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Eureka Idea Leads Edible to COVID-Era Success


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Edible is now delivering orders of whole produce, a new option the brand recently rolled out as it seeks to help franchisees maintain sales.

Entrepreneurial thinking is all about looking for opportunities where others might not. And in the era of COVID-19, the coronavirus that is wreaking havoc on the entire economy, that’s a difficult thing to do as business leaders are thinking about rent, employees, falling sales and myriad other concerns.

Amid all the chaos and fear, Edible Brands President Cheikh Mboup took a hard look at the company and how it could not just survive, but perhaps innovate. 

Similar to other franchises, sales and orders, were falling at Edible. Its core business of elegant, edible centerpieces just isn’t resonating with homebound workers or the skeleton crews left at most businesses—and a big honeydew and pineapple display just isn’t the same at a FaceTime birthday party. 

Like many companies, the first step for Edible was ending delivery fees, including same-day delivery for any orders placed before 3 p.m. But the innovation came in the form of a CSA-style box of produce. Mboup said it was a logical move given the company’s vast delivery network and supplier relationships, and it could actually benefit the consumers stuck at home.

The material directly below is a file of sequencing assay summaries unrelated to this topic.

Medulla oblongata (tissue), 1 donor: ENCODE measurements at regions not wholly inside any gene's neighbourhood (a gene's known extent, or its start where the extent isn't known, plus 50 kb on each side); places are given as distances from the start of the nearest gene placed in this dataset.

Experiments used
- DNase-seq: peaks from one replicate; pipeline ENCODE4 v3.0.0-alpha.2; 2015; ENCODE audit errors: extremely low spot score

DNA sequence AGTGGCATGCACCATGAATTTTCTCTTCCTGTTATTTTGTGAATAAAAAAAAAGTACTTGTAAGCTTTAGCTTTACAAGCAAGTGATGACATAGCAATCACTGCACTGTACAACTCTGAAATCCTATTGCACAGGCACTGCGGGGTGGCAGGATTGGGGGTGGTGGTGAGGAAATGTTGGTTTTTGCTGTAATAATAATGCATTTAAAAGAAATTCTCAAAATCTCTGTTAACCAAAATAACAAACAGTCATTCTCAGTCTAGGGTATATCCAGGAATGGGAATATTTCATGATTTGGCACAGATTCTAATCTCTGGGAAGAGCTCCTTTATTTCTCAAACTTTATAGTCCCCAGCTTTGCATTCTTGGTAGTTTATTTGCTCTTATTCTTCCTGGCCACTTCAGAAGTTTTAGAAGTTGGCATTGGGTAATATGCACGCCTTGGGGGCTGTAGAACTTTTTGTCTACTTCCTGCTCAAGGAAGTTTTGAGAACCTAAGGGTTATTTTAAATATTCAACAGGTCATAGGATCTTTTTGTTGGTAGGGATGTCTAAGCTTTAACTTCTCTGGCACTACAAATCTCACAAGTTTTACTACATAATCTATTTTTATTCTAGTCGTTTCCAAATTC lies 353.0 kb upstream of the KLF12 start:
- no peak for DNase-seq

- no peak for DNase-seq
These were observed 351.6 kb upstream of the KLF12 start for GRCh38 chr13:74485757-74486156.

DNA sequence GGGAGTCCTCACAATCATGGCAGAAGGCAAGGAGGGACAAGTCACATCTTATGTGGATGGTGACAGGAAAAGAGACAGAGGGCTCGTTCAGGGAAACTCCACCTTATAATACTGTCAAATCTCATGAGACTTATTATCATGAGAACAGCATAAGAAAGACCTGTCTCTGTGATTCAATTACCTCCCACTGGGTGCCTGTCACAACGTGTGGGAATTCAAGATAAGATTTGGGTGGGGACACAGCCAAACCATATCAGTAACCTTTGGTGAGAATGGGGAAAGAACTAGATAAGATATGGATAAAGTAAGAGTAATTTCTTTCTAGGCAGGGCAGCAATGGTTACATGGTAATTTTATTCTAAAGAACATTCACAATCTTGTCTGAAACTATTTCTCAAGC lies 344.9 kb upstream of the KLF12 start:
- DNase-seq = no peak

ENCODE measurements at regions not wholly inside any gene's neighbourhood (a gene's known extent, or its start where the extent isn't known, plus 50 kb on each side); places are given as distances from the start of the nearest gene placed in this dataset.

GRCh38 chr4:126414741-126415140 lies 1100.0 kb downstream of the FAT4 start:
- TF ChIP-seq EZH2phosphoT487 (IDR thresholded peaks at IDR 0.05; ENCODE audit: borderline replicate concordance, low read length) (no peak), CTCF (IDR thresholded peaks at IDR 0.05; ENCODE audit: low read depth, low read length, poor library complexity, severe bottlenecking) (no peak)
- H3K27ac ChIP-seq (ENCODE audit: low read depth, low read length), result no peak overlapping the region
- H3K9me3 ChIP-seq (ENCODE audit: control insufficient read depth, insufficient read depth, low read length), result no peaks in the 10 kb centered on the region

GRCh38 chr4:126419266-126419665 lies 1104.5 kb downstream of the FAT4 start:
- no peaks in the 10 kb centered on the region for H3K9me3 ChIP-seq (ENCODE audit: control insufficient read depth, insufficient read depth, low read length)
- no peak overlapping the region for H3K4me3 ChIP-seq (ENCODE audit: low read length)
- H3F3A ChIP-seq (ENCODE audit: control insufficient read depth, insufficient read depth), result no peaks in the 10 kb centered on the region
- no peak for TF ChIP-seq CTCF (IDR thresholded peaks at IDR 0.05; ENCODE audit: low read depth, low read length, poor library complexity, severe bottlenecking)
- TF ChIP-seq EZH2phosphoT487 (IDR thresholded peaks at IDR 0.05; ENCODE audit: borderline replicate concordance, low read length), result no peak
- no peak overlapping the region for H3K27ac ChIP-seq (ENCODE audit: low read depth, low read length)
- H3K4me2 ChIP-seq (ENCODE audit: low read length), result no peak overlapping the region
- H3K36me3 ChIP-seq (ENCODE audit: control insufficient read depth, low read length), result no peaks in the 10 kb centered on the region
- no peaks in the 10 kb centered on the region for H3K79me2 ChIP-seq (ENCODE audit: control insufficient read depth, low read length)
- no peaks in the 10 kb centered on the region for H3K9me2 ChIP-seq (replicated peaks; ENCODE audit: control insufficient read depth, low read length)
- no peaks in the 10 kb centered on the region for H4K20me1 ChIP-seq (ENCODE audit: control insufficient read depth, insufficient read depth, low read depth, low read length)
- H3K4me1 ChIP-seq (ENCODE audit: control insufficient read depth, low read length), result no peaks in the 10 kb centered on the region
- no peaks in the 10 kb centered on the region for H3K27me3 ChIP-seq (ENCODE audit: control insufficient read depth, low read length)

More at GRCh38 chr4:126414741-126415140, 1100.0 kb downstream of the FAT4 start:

“There are many people who are not able to go to their local supermarket, may be afraid to go out, or may have a loved one somewhere who is sick or stuck at home. This will help alleviate those issues by allowing people to order fresh fruit and other produce and have it delivered directly to their home,” Mboup said.

He said the pivot required a bigger effort: making sure vendors could do it and the franchisees were willing to execute. 

“It was just a question of what else can we do?” said Mboup, who first called the vendors. “And they said, ‘let’s do it.’”

Then came the bigger task, getting buy-in from the hundreds of franchisees that own the 1,100 global locations. 

“This was created, executed and thought out in the span of three days. I had to get on the phone with franchise partners all through the weekend. In the franchise industry, you can be the most clever company on earth, but if the franchise community doesn’t welcome your idea, it won’t succeed. I’m fortunate to have franchise partners that said, ‘Hey let’s try it.’”

The program piggy-backs on typical in-store operations. Vendors bring big shipments of fruit, supplemented with more vegetables than normal. Instead of slicing and skewering, franchisees and employees break the shipments down and put an assortment of fruit and vegetables in smaller boxes. The company has a handful of new SKUs: $19.99 boxes of assorted fruit, fruit and veggies or variations of different produce.

And it’s working really well so far.